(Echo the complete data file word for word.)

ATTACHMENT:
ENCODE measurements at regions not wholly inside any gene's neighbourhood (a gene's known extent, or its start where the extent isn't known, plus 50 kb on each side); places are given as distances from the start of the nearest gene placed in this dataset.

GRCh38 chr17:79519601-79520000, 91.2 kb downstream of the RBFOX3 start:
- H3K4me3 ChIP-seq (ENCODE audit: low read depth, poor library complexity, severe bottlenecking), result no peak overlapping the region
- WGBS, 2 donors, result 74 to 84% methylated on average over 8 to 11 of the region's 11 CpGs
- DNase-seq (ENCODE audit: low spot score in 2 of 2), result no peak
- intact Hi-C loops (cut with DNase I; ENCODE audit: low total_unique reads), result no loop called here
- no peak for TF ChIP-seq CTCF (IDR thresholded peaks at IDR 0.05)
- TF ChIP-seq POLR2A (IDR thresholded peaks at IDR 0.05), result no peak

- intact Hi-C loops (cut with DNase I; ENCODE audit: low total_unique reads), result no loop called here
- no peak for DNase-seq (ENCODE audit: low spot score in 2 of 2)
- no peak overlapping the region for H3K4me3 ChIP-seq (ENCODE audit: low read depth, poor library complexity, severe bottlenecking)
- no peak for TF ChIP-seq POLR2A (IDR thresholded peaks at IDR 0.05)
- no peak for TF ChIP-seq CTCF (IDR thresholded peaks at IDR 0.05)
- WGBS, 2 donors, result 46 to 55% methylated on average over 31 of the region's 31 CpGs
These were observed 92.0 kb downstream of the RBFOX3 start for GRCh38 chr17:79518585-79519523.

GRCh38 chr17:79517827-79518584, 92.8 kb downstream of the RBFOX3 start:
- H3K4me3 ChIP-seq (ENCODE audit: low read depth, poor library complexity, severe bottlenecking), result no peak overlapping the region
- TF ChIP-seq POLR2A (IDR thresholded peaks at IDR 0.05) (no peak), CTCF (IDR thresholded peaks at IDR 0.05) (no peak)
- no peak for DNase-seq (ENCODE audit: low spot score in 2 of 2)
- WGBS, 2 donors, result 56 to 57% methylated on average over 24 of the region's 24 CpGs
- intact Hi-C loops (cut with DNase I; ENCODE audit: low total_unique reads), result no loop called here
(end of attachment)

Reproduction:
ENCODE measurements at regions not wholly inside any gene's neighbourhood (a gene's known extent, or its start where the extent isn't known, plus 50 kb on each side); places are given as distances from the start of the nearest gene placed in this dataset.

GRCh38 chr17:79519601-79520000, 91.2 kb downstream of the RBFOX3 start:
- H3K4me3 ChIP-seq (ENCODE audit: low read depth, poor library complexity, severe bottlenecking), result no peak overlapping the region
- WGBS, 2 donors, result 74 to 84% methylated on average over 8 to 11 of the region's 11 CpGs
- DNase-seq (ENCODE audit: low spot score in 2 of 2), result no peak
- intact Hi-C loops (cut with DNase I; ENCODE audit: low total_unique reads), result no loop called here
- no peak for TF ChIP-seq CTCF (IDR thresholded peaks at IDR 0.05)
- TF ChIP-seq POLR2A (IDR thresholded peaks at IDR 0.05), result no peak

- intact Hi-C loops (cut with DNase I; ENCODE audit: low total_unique reads), result no loop called here
- no peak for DNase-seq (ENCODE audit: low spot score in 2 of 2)
- no peak overlapping the region for H3K4me3 ChIP-seq (ENCODE audit: low read depth, poor library complexity, severe bottlenecking)
- no peak for TF ChIP-seq POLR2A (IDR thresholded peaks at IDR 0.05)
- no peak for TF ChIP-seq CTCF (IDR thresholded peaks at IDR 0.05)
- WGBS, 2 donors, result 46 to 55% methylated on average over 31 of the region's 31 CpGs
These were observed 92.0 kb downstream of the RBFOX3 start for GRCh38 chr17:79518585-79519523.

GRCh38 chr17:79517827-79518584, 92.8 kb downstream of the RBFOX3 start:
- H3K4me3 ChIP-seq (ENCODE audit: low read depth, poor library complexity, severe bottlenecking), result no peak overlapping the region
- TF ChIP-seq POLR2A (IDR thresholded peaks at IDR 0.05) (no peak), CTCF (IDR thresholded peaks at IDR 0.05) (no peak)
- no peak for DNase-seq (ENCODE audit: low spot score in 2 of 2)
- WGBS, 2 donors, result 56 to 57% methylated on average over 24 of the region's 24 CpGs
- intact Hi-C loops (cut with DNase I; ENCODE audit: low total_unique reads), result no loop called here